(2) STA is irresponsibly issuing expensive interest-only bonds, secured by future Measure A taxes, which are unnecessary driving up interest costs and will waste an estimated $52 million over the next 23 years.  Such waste could rise to over $100 million in future years, depending on the pace of future STA borrowing.

(3) Regional Transit has engaged in a pattern of waste, misuse of funds and misplaced priorities in spending Measure A funds, including two premature expansions of light rail routes, often at the behest of special interests, which have dramatically driven up RT’s operating and financing costs while providing only very modest ridership gains.

(4) Federal, state and local funding sources for RT are not “drying up,” as some RT officials claim.

(5) RT’s waste of Measure A funds is extensive, ranging from a failure to control labor costs that are still rising faster than inflation, failure to deal responsibly with its unfunded pension liabilities, an overtime policy that pays overtime to drivers while on vacation (while also paying overtime to the drivers who fill in for drivers on vacation) and cost-spiking work rules that prohibit the use of part-time drivers.

(6) Spending funds on extending light rail to the airport would be wasteful unless and until population densities in the area justify such an extension.  Measure B, even with federal matching grants, would, at best, fund light rail only half-way to the airport.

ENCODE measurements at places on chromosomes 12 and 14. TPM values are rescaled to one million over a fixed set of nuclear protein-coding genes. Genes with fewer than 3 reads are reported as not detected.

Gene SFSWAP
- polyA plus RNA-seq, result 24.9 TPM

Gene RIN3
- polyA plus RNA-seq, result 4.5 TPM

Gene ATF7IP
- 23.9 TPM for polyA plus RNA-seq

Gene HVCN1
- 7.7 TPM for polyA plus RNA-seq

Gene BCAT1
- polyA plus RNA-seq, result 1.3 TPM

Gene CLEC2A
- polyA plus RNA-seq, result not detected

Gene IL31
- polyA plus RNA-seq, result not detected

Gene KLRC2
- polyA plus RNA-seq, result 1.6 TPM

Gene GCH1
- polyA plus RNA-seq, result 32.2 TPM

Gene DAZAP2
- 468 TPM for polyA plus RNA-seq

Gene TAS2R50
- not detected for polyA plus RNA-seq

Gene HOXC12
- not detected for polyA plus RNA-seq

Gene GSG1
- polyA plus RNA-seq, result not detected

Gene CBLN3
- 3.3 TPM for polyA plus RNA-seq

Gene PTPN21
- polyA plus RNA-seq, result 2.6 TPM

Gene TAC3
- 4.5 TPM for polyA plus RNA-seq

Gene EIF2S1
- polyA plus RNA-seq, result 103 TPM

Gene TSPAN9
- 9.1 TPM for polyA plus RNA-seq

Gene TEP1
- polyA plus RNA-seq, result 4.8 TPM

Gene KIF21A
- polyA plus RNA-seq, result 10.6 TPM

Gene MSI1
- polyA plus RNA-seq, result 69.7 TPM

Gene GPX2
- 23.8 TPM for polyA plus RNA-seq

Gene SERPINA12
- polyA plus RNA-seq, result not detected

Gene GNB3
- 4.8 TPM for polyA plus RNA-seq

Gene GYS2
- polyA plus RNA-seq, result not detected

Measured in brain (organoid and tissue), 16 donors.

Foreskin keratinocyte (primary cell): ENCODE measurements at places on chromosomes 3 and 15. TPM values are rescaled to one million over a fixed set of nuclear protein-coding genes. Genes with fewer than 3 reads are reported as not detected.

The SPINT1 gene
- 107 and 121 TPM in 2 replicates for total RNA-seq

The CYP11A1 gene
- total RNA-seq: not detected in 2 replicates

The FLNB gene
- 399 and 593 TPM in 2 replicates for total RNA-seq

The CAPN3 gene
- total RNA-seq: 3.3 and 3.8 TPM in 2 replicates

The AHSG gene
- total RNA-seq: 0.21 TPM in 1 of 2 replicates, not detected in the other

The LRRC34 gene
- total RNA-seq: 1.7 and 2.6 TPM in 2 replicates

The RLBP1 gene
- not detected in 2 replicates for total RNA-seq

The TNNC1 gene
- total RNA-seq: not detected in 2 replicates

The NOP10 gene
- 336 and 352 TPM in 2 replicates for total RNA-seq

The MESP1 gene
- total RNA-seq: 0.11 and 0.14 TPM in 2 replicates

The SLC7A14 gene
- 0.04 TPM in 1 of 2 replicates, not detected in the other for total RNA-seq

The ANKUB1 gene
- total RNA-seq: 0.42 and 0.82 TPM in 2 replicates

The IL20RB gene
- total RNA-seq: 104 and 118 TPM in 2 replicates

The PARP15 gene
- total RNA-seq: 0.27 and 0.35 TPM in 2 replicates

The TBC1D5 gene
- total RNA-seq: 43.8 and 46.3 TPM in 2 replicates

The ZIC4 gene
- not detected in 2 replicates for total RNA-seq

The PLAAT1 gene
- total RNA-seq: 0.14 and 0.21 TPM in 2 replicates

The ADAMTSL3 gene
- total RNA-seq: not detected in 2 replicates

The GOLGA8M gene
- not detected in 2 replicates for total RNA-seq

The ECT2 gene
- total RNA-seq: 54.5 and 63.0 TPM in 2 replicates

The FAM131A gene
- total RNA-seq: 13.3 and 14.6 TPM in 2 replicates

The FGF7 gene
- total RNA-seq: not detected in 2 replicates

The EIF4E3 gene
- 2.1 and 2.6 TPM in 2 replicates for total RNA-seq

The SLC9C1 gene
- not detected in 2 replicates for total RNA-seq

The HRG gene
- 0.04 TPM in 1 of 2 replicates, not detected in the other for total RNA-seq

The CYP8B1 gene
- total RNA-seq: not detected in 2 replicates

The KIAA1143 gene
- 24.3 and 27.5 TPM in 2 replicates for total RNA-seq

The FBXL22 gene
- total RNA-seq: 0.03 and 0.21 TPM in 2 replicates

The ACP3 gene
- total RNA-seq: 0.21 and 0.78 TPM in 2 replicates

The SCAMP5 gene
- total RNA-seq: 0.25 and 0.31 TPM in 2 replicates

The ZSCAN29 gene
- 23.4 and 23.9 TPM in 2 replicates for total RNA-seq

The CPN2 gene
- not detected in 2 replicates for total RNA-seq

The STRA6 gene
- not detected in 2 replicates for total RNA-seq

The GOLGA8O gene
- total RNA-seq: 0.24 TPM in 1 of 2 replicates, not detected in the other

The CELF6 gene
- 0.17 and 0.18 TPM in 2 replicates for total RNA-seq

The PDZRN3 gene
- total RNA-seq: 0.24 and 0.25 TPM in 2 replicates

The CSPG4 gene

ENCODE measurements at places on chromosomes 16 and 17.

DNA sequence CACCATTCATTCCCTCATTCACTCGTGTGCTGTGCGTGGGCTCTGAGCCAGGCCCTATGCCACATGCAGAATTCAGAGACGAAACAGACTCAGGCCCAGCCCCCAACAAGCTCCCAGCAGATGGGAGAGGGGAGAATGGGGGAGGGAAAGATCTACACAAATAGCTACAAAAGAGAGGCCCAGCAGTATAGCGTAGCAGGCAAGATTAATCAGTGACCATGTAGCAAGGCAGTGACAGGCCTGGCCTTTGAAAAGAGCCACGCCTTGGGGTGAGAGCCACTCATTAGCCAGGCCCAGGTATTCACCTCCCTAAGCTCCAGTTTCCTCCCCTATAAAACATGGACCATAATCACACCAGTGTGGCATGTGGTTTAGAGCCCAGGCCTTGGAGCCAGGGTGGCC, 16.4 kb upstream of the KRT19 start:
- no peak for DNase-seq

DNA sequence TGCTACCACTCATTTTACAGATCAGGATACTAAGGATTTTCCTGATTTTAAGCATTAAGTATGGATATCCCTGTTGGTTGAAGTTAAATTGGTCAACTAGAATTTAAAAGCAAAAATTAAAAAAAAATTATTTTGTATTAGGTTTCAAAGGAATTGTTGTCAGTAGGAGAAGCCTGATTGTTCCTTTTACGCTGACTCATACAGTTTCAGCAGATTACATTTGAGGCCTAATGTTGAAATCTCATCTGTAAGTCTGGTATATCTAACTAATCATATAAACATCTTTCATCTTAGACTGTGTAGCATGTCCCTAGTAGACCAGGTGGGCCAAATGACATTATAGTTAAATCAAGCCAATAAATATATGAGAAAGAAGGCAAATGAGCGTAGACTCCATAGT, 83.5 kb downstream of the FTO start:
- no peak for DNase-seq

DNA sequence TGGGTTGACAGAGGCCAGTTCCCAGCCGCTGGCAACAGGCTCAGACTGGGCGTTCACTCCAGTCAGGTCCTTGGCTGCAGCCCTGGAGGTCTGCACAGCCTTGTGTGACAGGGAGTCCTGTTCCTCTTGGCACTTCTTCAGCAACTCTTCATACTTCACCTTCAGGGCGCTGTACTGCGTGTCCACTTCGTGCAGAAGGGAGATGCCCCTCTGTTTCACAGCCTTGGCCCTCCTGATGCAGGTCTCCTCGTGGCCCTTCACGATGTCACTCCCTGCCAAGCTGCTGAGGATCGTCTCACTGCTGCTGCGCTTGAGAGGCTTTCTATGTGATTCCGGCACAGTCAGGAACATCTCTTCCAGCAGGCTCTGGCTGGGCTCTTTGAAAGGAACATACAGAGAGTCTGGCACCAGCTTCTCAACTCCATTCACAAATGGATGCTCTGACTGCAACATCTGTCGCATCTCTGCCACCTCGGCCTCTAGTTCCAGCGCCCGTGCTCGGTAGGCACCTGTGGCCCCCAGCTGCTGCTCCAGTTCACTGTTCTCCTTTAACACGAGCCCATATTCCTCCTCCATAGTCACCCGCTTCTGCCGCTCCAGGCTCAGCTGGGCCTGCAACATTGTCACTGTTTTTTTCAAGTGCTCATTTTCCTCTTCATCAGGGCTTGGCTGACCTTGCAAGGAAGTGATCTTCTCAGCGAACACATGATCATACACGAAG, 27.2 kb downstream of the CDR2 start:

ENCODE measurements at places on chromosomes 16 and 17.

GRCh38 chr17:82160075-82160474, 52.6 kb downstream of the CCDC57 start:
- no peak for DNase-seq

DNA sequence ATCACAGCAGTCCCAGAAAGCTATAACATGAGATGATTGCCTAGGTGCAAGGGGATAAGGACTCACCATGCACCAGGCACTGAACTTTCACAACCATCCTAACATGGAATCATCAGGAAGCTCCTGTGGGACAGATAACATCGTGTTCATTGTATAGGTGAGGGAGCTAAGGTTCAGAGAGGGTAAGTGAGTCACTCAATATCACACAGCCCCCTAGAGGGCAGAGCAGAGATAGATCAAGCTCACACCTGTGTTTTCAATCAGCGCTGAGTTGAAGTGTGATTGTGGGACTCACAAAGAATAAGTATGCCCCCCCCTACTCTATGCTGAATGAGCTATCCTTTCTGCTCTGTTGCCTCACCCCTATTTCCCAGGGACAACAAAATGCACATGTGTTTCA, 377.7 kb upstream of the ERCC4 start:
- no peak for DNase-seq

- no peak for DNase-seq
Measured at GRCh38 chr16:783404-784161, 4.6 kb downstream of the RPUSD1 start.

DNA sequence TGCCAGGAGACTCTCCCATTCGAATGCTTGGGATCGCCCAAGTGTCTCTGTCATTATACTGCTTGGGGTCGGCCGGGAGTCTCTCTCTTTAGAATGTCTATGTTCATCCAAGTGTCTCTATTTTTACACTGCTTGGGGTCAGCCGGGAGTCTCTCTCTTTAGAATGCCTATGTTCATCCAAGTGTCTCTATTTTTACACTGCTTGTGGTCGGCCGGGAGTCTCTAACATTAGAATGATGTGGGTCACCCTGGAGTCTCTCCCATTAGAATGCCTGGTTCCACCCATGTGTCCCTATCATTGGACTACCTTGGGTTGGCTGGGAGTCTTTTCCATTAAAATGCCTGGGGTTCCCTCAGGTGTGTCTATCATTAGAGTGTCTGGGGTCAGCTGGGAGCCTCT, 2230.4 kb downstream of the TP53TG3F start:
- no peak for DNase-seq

(7) Providing RT with additional taxpayer subsidies without insisting that it first adopt extensive operational and governance reforms would be a waste of money.

(8) STA’s scheme for providing “taxpayer oversight” over Measure B spending is a sham.  Similar oversight provisions under Measure A have been largely ignored.

The principal author of the EOS report, Professor Gregory L. Thompson, chairs EOS’s Transportation Committee and is recently retired from the faculty of the Department of Urban and Regional Planning Faculty at Florida State University. Report co-author, Debra Desrosiers, is EOS’s Vice-President – Government Oversight.

To View/Download EOS’s Report on Spending of Measure A Taxes: Implications for the Measure B Tax Proposal, click here
To View/Download the Summary of Findings, click here

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Review of Proposed City Sunshine Ordinance; Agenda Item 3, 12 Jul 2016

July 12, 2016

Via E-Mail

Members of the Law & Legislation Committee,
Sacramento City Council
New City Hall
915 I Street
Sacramento, CA 95814

Re: Review of Proposed City Sunshine Ordinance; Agenda Item 3 Today

Dear Messrs. Schenirer, Harris, Guerra and Jennings:

After a delay of over eight months, staff has brought back to you the draft sunshine ordinance that you last considered on November 9, 2016. It has not improved with age. In fact, it is identical to the draft submitted to you last year. At that time, we offered a detailed critique of the proposal before the Law & Leg meeting was abruptly adjourned. We do so again.

By way of background, the draft ordinance is derived from a “Framework of Recommendation on Open Government” that was approved by the City Council in September of last year.

Overall Comment